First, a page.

Plaintiffs' attorneys have asked to depose Rowland to learn about that situation and other dealings with Monsanto. But, along with Monsanto's objection to a release of the documents that relate to its conversations with Rowland, the EPA has specifically refused the deposition request, saying it would "not clearly be in the interests of EPA" to allow attorneys to question Rowland about the cancer review and interactions with Monsanto.
Monsanto has so far turned over roughly six million pages of documents through the court-ordered discovery process, but has designated roughly 85 percent of the information as "confidential," meaning plaintiffs' attorneys must black out information from those documents in any court filings that could be accessed by reporters or other members of the public. That designation is improper for many of the documents, especially ones dealing with the company's interactions with, and influence attempts over, EPA officials, plaintiffs' lawyers argue.
The lawyers said that the documents obtained through discovery show that "Monsanto has been confident all along that EPA would continue to support glyphosate, whatever happened and no matter who held otherwise." According to the court filings by plaintiffs' attorneys, the documents show "it is clear that Monsanto enjoyed considerable influence within the EPA's OPP, and was close with Mr. Rowland ... The documentary evidence strongly suggests that Mr. Rowland's primary goal was to serve the interests of Monsanto."
The EPA is a taxpayer-funded, public agency and its dealings with Monsanto should be subject to public scrutiny, particularly given the widespread use of glyphosate herbicide products and the current ongoing international debate over the safety of the chemical, the lawyers claim.
Breaking: EPA Panel Divided on Whether Glyphosate Causes Cancer https://t.co/4WtRfwRWpd Here's why it matters https://t.co/kX8IfqWYtX— Food Democracy Now! (@Food Democracy Now!)1482529711.0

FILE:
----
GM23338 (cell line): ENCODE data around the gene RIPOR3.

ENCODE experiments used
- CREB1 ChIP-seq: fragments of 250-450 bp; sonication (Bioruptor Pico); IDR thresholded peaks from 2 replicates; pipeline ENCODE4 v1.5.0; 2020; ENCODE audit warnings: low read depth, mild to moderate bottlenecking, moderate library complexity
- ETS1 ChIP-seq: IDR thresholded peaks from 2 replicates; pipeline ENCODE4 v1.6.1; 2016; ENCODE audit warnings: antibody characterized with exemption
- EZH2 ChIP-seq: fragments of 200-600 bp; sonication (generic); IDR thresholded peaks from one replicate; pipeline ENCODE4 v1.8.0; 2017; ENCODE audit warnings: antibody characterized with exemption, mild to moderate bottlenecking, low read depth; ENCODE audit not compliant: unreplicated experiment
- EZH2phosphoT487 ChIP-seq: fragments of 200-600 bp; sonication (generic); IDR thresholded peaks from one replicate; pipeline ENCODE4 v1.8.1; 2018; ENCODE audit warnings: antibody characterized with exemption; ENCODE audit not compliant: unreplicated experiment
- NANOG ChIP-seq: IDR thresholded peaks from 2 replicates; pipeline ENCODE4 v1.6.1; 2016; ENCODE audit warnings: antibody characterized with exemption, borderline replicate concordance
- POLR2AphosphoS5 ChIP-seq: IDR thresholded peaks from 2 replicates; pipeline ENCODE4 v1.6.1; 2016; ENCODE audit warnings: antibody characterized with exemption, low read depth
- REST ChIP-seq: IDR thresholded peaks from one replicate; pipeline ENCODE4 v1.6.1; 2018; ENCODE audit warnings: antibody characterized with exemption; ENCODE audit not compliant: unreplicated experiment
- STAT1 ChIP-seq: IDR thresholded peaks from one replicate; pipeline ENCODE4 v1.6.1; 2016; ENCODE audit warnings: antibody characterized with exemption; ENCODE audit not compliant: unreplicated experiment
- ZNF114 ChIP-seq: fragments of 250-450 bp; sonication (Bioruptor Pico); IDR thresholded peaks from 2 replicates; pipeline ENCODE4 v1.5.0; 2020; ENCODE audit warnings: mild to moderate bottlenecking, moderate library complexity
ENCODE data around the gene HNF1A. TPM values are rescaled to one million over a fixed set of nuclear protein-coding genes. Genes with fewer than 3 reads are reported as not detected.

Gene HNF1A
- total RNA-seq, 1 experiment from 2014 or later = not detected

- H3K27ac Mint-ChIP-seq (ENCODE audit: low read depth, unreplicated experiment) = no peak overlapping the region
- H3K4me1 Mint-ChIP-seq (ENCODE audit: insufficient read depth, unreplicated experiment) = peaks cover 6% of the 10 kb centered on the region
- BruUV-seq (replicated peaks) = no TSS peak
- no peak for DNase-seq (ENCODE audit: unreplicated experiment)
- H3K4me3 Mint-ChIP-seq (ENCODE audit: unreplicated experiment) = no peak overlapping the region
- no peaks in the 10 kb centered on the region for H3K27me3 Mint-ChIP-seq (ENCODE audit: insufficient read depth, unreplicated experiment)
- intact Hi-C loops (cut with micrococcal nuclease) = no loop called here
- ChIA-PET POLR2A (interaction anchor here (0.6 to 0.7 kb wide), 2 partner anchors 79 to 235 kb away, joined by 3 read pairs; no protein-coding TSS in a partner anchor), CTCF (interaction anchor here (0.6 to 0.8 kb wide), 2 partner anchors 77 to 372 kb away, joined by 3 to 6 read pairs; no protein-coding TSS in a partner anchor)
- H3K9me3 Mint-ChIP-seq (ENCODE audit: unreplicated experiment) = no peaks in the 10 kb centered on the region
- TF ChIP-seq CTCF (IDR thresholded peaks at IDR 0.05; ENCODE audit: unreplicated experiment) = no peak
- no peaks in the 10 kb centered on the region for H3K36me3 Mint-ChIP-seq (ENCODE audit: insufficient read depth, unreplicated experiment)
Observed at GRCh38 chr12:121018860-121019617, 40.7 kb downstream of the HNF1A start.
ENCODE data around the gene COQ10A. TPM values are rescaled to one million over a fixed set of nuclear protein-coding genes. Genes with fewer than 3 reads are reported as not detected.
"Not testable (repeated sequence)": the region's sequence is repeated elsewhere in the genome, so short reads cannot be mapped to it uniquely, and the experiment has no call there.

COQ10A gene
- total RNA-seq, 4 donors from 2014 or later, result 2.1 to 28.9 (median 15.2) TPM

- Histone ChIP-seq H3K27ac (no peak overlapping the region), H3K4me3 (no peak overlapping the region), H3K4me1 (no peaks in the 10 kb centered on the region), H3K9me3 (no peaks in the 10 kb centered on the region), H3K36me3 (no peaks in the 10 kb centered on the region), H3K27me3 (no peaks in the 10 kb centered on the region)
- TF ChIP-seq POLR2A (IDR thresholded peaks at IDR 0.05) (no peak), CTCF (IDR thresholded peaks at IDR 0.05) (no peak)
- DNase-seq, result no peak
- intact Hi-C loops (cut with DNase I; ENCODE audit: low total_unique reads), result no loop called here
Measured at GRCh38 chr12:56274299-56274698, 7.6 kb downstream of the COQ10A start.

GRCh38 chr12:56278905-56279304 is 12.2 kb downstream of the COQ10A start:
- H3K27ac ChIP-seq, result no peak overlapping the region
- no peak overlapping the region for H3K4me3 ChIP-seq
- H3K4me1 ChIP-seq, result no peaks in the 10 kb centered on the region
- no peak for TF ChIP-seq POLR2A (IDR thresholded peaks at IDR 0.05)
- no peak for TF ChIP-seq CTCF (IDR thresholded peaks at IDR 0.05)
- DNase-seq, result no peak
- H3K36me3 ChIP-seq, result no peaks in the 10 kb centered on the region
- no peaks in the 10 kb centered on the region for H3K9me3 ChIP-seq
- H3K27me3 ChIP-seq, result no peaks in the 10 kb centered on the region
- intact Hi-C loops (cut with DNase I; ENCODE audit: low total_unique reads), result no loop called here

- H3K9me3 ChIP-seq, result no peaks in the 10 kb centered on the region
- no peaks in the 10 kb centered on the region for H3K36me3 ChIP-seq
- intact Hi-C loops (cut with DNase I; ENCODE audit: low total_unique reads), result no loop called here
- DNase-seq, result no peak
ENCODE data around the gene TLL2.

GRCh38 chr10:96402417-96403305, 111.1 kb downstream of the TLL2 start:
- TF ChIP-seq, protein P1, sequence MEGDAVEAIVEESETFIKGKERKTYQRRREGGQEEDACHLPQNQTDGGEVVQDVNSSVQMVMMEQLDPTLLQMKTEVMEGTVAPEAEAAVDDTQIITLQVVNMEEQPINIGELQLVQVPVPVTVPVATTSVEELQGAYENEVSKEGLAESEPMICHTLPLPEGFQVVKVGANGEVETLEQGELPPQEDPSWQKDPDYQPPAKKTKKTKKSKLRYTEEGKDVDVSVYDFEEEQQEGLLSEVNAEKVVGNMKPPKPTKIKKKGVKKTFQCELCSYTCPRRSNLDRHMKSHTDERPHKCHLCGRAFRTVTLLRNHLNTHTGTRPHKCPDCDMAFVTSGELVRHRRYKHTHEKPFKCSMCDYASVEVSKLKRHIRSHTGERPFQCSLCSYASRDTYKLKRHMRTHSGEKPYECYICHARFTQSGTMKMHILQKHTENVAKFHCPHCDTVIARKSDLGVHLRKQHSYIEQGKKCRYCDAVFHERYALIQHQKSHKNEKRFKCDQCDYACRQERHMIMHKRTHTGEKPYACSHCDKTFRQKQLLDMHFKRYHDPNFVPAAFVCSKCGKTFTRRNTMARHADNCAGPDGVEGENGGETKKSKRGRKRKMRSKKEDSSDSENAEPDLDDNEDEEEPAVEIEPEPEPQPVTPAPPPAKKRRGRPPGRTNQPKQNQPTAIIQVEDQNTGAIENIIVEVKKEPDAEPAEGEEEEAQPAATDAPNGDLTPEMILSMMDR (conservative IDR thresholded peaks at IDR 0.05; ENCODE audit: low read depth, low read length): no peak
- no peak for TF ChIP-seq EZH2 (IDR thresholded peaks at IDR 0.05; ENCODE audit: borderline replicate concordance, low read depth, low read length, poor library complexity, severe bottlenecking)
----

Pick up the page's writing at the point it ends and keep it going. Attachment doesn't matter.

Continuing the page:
"The health and safety of millions of U.S. citizens is at stake," states the Jan. 16 plaintiffs' filing. "Decisions affecting the public health should not be based on secret conversations between Monsanto and EPA officials. If Monsanto wants to advocate on behalf of glyphosate to EPA employees, they should have to do it publicly, so that concerned citizens have equal opportunity to advocate for their health and the health of their families. This issue is too important to allow Monsanto to improperly influence the EPA, and then hide such communication behind an improper 'confidential' designation."
Monsanto is adamant that its documents not be made public, saying releasing them would be "premature and improper." Allowing public dissemination "of a few select internal corporate documents taken out of context … would be prejudicial to Monsanto and could cause reputational harm," the company's attorneys wrote in their response.
The plaintiffs' attorneys say at least four specific documents they have obtained are clearly in the public interest and "illuminate that one of Monsanto's chief business strategies is its secret and untoward influence on EPA." The documents include both internal memos and email chains, according to descriptions of the documents.